Lambrusco is an Italian Sparkling DOC and also the name of the grape that makes it.
The DOC is located in Emilia-Romagna, with a small amount extending into Lombardia. Rich soil in this region can support high production of lightly sparkling, high acid cherry tasting and often sweet wine. Meaning ‘wild grape’ in Italian; there are 60 different varieties of the Lambrusco grape. It has been called the Coca-Cola grape, and it became popular in the United States and northern Europe in the 1980's. Since then white, pink and even a light version (alcohol removed) have been created.
There are four different DOC's within Lambrusco that make higher quality wines:
Lambrusco Reggiano DOC grows the grapes Lambrusco Marani and Lambrusco Salamino. It is slightly sweetened by up to 15% Ancellota grape must, which also gives it darker color. It is the largest of the Lambrusco DOC’s, with 250,000 hectolitres (6.6 million gallons) produced. It is the lightest of the Lambrusco and wines are usually sweet.
Lambrusco di Sorbara DOC is made from the varieties Lambrusco di Sorbara and Lambrusco Salamino. This region is considered the highest quality, making the most balanced wines for sparkling production, with a great balance between light tannin and high acidity. There are 115,000 hectolitres produced of dry or off-dry, frizzantino reds and rose.
Lambrusco Grasparossa di Castelvetro DOC is 85% from the variety of the same name. These are also higher quality wines, with the best comparable to Lambrusco di Sorbara. These are the fullest bodied and most alcoholic of the lambruschi, and considered higher quality. There are 65,000 hectolitres of dry or off-dry, lightly sparkling wines made.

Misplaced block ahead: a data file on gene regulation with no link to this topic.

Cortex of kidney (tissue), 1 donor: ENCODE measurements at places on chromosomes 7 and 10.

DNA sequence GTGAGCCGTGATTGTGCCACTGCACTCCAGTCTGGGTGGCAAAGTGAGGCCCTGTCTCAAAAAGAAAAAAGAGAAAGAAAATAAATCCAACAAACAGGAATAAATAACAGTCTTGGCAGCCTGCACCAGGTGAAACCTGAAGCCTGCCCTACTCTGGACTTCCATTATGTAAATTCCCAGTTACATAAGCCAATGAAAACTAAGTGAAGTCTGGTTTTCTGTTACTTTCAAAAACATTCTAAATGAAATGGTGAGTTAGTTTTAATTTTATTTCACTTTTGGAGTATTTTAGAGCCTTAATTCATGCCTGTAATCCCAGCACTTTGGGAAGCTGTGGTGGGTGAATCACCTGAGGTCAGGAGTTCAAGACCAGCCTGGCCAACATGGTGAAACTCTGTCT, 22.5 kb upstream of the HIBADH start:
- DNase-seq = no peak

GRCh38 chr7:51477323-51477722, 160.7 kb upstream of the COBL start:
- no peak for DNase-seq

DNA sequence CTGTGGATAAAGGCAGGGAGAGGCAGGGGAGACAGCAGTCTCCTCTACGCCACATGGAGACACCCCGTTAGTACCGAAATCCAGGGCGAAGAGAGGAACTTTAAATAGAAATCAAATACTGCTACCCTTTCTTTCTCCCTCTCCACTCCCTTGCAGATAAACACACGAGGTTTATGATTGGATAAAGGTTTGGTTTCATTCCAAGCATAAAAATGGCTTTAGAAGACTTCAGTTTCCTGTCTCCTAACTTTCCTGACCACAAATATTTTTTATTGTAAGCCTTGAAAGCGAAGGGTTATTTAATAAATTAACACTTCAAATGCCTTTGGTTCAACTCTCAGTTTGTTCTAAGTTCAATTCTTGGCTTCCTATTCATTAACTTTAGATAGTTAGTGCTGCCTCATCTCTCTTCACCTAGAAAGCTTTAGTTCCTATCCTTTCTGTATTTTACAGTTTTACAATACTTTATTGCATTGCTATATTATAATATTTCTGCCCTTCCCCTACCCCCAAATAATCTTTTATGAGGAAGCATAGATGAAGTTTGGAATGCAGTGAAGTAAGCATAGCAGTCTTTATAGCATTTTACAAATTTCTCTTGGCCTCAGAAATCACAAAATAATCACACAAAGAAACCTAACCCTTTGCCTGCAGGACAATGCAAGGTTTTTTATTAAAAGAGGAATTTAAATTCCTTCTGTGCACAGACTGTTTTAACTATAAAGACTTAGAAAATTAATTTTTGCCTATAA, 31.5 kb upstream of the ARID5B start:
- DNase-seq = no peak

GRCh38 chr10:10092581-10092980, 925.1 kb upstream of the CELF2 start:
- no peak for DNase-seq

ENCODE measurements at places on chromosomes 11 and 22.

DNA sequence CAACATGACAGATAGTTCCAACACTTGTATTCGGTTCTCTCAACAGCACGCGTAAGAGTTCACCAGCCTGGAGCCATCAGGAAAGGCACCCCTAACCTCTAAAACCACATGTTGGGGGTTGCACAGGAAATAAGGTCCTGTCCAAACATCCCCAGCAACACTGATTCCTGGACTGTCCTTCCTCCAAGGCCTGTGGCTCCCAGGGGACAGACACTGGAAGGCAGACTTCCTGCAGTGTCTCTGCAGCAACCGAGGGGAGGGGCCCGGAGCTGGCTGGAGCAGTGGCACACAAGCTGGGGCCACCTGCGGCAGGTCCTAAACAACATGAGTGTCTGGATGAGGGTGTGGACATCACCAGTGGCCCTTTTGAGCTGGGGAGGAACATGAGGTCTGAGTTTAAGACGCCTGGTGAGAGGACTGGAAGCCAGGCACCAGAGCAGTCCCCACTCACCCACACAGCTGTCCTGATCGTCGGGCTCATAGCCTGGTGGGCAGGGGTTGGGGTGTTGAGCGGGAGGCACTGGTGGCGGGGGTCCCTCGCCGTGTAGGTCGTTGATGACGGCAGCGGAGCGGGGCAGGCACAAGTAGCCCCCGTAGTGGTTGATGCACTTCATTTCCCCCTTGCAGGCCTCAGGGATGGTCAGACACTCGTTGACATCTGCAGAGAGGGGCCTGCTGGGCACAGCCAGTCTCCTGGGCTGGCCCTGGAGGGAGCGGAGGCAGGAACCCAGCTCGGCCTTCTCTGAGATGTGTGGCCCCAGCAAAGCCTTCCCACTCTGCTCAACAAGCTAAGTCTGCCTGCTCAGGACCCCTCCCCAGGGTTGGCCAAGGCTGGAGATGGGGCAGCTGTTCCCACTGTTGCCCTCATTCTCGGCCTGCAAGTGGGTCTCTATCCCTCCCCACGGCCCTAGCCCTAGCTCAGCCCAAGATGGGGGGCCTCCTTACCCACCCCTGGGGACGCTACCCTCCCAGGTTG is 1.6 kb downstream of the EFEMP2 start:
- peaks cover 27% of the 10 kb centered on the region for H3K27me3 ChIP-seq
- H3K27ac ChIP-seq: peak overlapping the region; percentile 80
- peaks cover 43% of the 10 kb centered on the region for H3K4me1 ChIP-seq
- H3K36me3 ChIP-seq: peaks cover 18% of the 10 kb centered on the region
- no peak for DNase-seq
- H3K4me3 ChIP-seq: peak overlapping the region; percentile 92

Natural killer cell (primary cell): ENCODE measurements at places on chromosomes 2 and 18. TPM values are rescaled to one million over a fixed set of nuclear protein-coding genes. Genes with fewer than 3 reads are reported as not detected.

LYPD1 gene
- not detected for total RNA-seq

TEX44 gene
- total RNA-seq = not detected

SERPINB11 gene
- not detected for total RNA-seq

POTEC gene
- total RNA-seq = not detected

Lambrusco Samamino de Santa Croce DOC must be from 90% of the variety of the same name. This clone is known for relative deep color and high acid. The best are as good as Sorbara. There are 55,000 hectolitres produced of dry or off-dry, semi-Spumante reds and rose.
There are rules to follow, but they are generally more relaxed than in the France’s Crémant regions. Maximum juice yield is 70 litres per 100 kilograms of grapes. Today, most Lambrusco is made by large wineries and co-ops. Grapes come in from several different Lambrusco areas, and are blended so much that the individual terroir is lost. The wines are made by charmat (tank) or bulk method, with heavy filtration, stabilization and pasteurization. Wines undergo a cool primary fermentation to retain fresh fruity aromas, while extracting little tannin. Many of these wines are sweeter, and this is achieved by adding Rectified Concentrated Grape Must (RCGM).